Delorenzo: IndyCar is ‘real’ racing

Colton Herta testing at COTA
Colton Herta testing at COTA

Peter Delorenzo of Autoextremist opines on a topic we could not agree more on: The first INDYCAR win by eighteen-year-old Colton Herta (see more in "The Line" -WG) was fun to watch for racing enthusiasts of all stripes. Though he benefited from a fortuitous caution period, there's no question that the young, mature-beyond-his-years, and talented Herta will be a force to be reckoned with in America's premier open-wheel series for years to come.

But that was just part of the story from the Circuit of The Americas in Austin, Texas. The bigger picture story from Texas was the kind of racing on display. We saw the talented field in INDYCAR actually having to drive the cars around the circuit. More than that, they were forced to grab the cars by the scruffs of the neck and slide them in order to hustle them around the fast, 20-turn, 3.41-mile natural-terrain road course. And it was simply spectacular to watch.

I'm sure the juxtaposition with F1 at COTA wasn't lost on anyone watching, either. Yes, the F1 machines are clearly faster at lapping the circuit, but it's the way those cars and drivers go about going fast that's the problem. F1 is a technical exercise to an extreme degree and it has its place, although as readers of this column know I have been soured on the F1 product for years. Watch the F1 cars lap at COTA or any other circuit and it becomes a tedious, soulless exercise that's difficult to watch. Everything about F1 is sterile and regimented, and if a driver deigns to get the least bit sideways it becomes a glaring mistake, and reason for great consternation, hand-wringing and raised voices from the announcers.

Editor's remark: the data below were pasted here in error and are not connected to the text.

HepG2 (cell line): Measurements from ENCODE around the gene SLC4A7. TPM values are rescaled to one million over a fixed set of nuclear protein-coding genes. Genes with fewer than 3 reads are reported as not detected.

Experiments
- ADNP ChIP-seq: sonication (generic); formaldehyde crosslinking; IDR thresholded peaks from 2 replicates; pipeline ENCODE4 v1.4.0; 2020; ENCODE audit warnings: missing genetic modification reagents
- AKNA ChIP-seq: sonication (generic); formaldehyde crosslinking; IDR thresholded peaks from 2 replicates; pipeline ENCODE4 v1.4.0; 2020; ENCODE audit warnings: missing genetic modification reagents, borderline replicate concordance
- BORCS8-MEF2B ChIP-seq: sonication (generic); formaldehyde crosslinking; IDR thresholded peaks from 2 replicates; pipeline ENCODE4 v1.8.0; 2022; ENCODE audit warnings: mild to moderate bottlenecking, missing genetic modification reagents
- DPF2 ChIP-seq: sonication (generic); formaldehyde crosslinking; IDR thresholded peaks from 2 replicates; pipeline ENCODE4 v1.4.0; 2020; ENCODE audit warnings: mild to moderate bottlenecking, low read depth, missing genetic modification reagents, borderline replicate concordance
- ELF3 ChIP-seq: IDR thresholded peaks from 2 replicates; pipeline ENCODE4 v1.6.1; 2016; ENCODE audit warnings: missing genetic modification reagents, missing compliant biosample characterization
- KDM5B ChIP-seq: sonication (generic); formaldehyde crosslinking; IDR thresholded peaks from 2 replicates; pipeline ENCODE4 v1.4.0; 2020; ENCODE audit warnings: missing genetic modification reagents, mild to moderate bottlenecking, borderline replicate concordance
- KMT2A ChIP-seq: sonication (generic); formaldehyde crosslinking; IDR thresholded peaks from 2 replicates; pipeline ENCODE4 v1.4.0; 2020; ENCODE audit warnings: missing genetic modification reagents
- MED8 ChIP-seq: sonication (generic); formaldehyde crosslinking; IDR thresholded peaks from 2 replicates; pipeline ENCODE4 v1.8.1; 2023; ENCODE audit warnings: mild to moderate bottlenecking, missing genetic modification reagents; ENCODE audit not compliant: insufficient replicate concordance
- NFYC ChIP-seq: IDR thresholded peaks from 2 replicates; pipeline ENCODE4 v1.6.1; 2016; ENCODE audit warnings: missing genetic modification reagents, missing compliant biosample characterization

What's wrong with this picture? Well, everything from my perspective.

Technical exercises are fine up to a point, but just as the powers that be in F1 are wrestling with a new rules package for 2022, I am quite sure that they're missing the point. They are absolutely certain – with a huge dollop of arrogance thrown in for good measure – that if they reduce the technical superiority in F1 that it would be a sign of weakness and the wrong direction to pursue. When, in fact, just the opposite would be true. F1 needs to dial back its technical imperative from a "10" to about a "7" on the Autoextremist Racing Scale. The aero needs to be reduced dramatically, the direct linkage to production car technology has to be toned-down within reason, and the emphasis of the series clearly has to be put back into the drivers' hands.

The result would be the kind of racing that was on display at Circuit of The Americas by the stars of INDYCAR. Hardcore racers actually racing, driving the wheels off of their machines the entire way around the circuit, all race long. I wasn't pleased at the attendance – although short of 50,000 people, the massive COTA always looks empty – but true racing enthusiasts have to be pleased with what they were able to see from INDYCAR on Sunday. INDYCAR is definitely on the upswing, and we need that series to stand on the pedal hard and continue what it's doing, because it's working.

As for the powers that be in F1, they continue to look down on INDYCAR as an inferior product. That's their blind arrogance getting in the way of reality. The lessons learned from Texas will fall on F1's deaf ears, which is really a shame. But, on the other hand, I am extremely excited for the future of INDYCAR on this continent, because as long as real racing remains the thing, racing enthusiasts are going to be well-served. Autoextremist

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